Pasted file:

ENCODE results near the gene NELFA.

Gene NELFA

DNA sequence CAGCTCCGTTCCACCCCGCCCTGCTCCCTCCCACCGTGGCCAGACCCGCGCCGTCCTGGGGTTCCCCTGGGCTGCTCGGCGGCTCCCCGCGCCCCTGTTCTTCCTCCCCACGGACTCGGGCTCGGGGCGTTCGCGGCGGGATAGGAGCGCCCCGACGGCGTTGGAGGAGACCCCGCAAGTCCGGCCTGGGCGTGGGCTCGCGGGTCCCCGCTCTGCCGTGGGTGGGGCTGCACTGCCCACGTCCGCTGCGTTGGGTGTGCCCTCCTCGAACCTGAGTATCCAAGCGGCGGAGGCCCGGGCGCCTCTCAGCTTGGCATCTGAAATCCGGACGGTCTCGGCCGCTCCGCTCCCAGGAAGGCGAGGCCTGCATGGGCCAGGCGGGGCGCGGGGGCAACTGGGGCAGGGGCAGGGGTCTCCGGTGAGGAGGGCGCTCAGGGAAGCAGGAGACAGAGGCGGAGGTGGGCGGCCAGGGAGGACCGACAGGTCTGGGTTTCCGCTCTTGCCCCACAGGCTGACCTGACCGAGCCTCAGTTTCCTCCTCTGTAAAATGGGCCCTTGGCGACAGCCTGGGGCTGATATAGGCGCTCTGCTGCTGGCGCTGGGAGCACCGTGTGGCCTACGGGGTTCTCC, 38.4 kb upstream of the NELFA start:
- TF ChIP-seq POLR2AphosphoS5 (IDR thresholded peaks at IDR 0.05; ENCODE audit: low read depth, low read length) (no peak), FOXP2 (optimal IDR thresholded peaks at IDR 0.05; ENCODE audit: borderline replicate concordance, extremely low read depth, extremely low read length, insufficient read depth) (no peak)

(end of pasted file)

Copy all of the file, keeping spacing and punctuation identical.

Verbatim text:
ENCODE results near the gene NELFA.

Gene NELFA

DNA sequence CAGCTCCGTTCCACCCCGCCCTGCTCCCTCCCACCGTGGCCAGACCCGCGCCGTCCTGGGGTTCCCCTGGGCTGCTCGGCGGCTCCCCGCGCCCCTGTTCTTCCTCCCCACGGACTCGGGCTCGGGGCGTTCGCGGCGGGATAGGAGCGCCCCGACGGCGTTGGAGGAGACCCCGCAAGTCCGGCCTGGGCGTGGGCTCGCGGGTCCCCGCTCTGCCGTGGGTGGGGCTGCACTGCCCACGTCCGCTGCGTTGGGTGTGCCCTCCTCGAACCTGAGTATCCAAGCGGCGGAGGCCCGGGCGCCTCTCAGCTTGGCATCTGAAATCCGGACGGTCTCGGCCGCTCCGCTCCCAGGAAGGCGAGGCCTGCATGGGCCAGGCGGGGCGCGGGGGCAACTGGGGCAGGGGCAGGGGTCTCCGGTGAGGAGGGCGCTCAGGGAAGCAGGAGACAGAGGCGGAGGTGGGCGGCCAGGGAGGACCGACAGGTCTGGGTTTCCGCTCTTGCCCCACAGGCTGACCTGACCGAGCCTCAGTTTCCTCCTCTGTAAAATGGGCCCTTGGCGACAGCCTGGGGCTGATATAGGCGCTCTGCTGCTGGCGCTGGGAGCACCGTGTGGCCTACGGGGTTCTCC, 38.4 kb upstream of the NELFA start:
- TF ChIP-seq POLR2AphosphoS5 (IDR thresholded peaks at IDR 0.05; ENCODE audit: low read depth, low read length) (no peak), FOXP2 (optimal IDR thresholded peaks at IDR 0.05; ENCODE audit: borderline replicate concordance, extremely low read depth, extremely low read length, insufficient read depth) (no peak)